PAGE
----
The Joint Consumption/Asset Demand Decision: A Case Study in Robust Estimation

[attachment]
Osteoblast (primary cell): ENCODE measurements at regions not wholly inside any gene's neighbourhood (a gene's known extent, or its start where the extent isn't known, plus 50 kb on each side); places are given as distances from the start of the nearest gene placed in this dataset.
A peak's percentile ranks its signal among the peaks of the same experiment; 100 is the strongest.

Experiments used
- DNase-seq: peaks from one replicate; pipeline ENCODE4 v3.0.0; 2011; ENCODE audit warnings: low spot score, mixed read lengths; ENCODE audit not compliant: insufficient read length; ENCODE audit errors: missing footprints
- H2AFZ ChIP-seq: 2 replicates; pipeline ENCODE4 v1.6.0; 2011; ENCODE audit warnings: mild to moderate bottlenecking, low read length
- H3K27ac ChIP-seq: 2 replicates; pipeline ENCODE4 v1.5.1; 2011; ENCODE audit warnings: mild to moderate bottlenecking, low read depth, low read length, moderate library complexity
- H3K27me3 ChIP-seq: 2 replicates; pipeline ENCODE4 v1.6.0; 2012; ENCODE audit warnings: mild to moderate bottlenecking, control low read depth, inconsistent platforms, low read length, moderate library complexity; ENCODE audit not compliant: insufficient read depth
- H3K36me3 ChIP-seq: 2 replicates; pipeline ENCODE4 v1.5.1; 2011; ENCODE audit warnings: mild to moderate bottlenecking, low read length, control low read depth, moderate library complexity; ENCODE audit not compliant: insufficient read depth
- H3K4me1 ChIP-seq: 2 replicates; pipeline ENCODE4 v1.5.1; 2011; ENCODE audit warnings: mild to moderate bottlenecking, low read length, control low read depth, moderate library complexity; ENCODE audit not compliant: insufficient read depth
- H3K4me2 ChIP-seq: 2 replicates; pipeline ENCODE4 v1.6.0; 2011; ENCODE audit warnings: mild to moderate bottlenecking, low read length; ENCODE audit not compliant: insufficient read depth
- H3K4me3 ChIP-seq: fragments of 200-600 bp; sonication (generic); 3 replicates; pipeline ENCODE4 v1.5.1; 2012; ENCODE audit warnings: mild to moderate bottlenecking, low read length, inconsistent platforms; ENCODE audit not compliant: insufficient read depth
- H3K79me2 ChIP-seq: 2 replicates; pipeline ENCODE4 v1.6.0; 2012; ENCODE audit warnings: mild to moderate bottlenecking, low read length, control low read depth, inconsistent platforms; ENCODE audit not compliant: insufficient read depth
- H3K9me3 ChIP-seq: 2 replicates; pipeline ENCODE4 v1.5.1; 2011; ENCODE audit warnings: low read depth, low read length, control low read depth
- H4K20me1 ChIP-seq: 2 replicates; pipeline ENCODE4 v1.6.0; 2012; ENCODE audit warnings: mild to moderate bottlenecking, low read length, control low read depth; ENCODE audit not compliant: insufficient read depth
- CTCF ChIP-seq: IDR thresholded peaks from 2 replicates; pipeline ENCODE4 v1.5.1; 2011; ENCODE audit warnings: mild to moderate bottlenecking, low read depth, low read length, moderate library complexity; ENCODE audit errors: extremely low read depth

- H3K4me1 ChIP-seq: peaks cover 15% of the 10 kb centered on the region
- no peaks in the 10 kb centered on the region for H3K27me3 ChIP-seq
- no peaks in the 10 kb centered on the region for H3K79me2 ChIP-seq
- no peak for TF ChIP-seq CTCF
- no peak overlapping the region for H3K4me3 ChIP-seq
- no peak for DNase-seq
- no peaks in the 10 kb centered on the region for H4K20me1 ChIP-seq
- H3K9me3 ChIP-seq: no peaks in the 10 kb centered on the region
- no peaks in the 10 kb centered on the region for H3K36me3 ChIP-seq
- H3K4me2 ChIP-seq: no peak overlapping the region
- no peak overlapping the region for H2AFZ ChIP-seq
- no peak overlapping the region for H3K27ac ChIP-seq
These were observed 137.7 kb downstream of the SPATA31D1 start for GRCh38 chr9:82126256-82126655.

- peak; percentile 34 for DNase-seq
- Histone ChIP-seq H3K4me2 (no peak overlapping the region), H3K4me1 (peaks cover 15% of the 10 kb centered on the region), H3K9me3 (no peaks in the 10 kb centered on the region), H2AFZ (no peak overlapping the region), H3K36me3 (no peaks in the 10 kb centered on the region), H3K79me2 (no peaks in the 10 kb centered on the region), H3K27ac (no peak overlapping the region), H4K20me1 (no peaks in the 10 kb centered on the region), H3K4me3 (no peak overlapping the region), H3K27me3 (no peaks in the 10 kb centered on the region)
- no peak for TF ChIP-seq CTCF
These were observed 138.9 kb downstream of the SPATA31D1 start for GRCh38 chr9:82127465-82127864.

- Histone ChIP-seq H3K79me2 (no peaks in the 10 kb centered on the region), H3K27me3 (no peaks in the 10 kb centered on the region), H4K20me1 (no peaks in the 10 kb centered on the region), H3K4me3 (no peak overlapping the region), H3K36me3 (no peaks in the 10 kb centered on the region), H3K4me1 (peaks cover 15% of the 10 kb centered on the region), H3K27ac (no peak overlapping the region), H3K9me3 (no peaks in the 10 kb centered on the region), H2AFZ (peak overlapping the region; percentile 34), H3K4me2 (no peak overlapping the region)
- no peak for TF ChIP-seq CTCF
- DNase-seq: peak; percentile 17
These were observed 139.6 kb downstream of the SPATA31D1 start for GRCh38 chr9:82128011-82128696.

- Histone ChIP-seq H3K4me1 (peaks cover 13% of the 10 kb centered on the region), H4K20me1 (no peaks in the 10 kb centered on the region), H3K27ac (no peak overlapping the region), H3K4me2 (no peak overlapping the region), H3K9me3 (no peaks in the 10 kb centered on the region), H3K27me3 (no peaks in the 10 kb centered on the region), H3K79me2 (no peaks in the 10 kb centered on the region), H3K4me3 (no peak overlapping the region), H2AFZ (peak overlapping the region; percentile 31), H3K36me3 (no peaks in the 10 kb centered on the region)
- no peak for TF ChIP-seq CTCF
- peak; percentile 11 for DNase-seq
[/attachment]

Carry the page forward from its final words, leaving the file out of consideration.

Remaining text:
The paper uses a previously unexploited data set -- the Michigan Survey of Consumer Finances -- to ask whether the finding that consumption tracks current income more closely than is consistent with the permanent income hypothesis can be attributed solely or partially to borrowing constraints. Using household data on income and asset stocks, the paper studies the saving side of the consumption/saving decision, and thus provides inferences on a comprehensive concept of consumption. To limit the influence of outliers, the paper uses a robust instrumental variables estimator, and argues that achieving robustness with respect to leverage points is actually simpler, both conceptually and computationally, in an instrumental variables context than in the OLS context. The results indicate that households do use asset stocks to smooth their consumption, although this smoothing is far from complete. However, there is no evidence that the excess sensitivity of consumption to current income is caused by borrowing constraints. Compared to the conventional results, the robust instrumental variables estimates are more stable across different subsamples, more consistent with the theoretical specification of the model, and indicate that some of the most striking findings in the conventional results were attributable to a single, highly unusual observation.